Mexico's foreign reserves rose to a record level last week as the government cashed in on put options it purchased last year to protect the 2009 budget from fluctuations in the price of Mexican oil.

Mexico's international reserves soared $5.92 billion last week to $86.56 billion as of Dec. 11, the Bank of Mexico said Tuesday.

The federal government sold the central bank $5.09 billion--mostly from the oil hedge--while state oil monopoly Petroleos Mexicanos, or Pemex, exchanged $1 billion for pesos.

On the other hand, the Bank of Mexico said it sold $11 million in the exchange market, while other operations resulted in a net decrease of $162 million.

The Mexican government hedged much of this year's oil output at $70 a barrel when prices soared to record levels in 2008.

Finance Minister Agustin Carstens said this month that the state made a $3.5 billion profit through the hedging program after it paid about $1.5 billion for the put options.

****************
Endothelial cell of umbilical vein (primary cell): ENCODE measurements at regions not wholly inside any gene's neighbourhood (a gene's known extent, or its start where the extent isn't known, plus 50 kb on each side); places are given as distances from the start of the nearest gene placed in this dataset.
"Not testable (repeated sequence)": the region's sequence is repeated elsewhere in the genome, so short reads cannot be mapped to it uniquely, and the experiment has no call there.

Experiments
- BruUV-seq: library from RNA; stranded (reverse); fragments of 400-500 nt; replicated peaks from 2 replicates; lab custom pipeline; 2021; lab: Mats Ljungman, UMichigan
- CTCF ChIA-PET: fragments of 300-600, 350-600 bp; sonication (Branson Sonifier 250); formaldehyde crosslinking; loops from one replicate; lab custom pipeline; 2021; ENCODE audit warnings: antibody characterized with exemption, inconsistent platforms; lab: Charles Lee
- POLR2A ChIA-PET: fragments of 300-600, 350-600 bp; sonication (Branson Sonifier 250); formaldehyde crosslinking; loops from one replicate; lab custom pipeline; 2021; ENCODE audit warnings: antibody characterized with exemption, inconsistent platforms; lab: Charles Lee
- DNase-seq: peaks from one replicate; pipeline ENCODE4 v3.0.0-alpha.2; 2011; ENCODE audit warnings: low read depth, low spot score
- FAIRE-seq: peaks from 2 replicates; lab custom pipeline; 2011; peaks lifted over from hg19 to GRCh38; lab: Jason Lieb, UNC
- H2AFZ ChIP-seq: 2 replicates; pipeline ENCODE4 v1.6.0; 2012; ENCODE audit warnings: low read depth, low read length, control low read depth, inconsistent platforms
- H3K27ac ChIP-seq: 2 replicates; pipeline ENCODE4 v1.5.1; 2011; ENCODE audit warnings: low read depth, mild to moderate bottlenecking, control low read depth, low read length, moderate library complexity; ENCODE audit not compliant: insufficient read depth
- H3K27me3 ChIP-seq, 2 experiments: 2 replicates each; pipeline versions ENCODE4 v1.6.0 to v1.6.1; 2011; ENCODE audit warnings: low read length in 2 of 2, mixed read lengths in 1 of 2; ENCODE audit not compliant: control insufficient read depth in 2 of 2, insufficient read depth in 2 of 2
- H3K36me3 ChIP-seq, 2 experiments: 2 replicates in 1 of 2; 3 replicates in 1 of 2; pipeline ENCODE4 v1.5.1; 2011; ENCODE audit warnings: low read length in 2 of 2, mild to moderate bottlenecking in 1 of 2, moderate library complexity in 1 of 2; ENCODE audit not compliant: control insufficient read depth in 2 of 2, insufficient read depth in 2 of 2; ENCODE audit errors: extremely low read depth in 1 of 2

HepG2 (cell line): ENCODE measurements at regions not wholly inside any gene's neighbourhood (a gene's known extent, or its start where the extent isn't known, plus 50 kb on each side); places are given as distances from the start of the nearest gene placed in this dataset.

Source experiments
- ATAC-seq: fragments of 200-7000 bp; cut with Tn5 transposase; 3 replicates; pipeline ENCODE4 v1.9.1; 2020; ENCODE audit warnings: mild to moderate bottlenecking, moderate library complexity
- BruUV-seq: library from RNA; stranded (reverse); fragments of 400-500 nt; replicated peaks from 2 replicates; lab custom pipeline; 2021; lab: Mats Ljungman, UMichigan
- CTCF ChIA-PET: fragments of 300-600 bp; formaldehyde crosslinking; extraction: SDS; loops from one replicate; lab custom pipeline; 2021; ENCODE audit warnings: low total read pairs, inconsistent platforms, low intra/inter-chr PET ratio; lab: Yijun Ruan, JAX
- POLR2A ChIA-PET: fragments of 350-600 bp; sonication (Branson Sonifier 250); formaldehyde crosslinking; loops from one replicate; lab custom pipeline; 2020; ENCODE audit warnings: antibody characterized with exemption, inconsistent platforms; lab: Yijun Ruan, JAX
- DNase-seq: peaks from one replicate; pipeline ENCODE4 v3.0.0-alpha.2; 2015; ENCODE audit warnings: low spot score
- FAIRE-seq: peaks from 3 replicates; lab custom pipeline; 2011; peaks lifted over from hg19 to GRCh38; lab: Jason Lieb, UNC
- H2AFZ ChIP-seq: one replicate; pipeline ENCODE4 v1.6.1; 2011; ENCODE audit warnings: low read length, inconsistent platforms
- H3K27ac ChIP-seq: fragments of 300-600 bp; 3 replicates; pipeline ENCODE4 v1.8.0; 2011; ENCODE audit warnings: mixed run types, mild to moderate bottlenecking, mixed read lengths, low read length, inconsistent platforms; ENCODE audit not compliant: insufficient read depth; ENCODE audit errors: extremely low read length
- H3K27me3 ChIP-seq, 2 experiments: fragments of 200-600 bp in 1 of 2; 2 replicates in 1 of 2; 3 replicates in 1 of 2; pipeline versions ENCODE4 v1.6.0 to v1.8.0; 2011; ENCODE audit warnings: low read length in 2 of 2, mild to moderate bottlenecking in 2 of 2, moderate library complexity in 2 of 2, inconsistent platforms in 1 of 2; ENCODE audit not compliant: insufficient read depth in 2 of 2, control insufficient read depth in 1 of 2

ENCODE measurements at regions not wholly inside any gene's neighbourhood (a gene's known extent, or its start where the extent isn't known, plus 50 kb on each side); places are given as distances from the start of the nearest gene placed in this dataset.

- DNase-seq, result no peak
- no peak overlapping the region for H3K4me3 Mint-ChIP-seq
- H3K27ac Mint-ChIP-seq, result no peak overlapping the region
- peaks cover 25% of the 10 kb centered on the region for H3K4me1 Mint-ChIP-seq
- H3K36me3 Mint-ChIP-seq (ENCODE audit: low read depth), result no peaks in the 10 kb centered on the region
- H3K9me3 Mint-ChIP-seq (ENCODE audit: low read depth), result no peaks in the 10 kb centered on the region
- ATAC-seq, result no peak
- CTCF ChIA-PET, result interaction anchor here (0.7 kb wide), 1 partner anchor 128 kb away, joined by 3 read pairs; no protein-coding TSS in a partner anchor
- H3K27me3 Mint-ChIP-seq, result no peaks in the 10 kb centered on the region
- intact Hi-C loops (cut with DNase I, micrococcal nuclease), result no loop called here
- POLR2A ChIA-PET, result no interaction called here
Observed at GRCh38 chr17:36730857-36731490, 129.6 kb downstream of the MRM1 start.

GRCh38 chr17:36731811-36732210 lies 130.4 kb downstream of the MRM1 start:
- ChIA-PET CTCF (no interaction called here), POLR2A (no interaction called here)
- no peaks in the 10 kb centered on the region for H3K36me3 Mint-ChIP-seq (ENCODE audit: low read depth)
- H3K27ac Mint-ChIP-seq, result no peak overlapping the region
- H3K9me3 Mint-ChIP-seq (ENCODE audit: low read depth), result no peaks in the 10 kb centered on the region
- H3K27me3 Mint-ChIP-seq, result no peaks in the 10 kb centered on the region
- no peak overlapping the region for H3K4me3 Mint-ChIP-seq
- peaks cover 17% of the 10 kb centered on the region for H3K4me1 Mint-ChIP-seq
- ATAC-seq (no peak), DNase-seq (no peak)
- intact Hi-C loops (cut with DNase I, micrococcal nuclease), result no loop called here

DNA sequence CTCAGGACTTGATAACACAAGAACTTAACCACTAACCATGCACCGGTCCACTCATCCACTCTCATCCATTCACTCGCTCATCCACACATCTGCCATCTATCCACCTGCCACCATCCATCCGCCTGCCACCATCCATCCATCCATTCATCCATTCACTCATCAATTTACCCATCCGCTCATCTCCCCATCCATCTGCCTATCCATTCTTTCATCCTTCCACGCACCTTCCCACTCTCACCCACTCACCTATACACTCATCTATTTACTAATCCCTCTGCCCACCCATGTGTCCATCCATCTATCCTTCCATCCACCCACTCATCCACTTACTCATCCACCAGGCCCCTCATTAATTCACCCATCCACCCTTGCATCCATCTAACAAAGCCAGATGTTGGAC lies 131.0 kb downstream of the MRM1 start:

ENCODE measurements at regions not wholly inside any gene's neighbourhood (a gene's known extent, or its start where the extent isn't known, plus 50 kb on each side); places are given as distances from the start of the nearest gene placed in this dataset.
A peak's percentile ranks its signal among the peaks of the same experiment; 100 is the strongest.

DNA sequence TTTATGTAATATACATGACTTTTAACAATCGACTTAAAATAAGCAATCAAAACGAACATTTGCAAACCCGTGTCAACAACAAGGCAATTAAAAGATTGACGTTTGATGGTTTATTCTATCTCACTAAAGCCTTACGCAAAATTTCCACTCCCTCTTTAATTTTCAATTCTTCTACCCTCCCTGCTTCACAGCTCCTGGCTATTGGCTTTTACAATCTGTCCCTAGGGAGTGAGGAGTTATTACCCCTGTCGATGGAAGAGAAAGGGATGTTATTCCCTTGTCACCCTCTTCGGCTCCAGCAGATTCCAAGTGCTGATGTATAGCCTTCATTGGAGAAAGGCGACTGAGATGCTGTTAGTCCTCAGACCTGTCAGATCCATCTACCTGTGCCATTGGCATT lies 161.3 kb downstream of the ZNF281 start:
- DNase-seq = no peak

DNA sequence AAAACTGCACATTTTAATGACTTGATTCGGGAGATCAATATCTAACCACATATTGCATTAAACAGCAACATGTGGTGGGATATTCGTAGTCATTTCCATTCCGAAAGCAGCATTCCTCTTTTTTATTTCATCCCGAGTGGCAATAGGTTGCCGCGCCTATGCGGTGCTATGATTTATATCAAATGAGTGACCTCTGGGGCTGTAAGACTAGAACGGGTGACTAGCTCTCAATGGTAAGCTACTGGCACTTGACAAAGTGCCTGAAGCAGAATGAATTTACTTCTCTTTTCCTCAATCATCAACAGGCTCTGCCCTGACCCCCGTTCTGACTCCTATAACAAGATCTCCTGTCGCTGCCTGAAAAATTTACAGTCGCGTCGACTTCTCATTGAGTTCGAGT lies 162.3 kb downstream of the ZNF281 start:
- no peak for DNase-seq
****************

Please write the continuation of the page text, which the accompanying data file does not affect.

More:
The $5 billion in revenue that the government received from the hedges and exchanged for pesos last week was enough to push the Bank of Mexico's reserves above the previous record of $86.88 billion, set in July 2008.

The new record marks a drastic upturn in Mexico's foreign reserve levels, which fell to a 2009 low of $72.6 billion in August after months of central bank interventions in the exchange market.

To reduce the extreme volatility that took hold of local financial markets late last year, when the global economic crisis hit full swing, the Bank of Mexico stepped in with daily dollar auctions and occasional unscheduled interventions in the market.

Between October 2008 and September of this year, the bank sold about $31 billion in the exchange market. The central bank ended its daily auctions in September, but continues to offer $250 million on days when the peso is 2% weaker against the dollar.

Mexico's peso, which reached an all-time low MXN15.60 to the dollar in March this year, has since strengthened to less than MXN13 to the dollar.

The currency was recently quoted in Mexico City at MXN12.7235 to the dollar, compared with MXN12.7480 at Monday's close.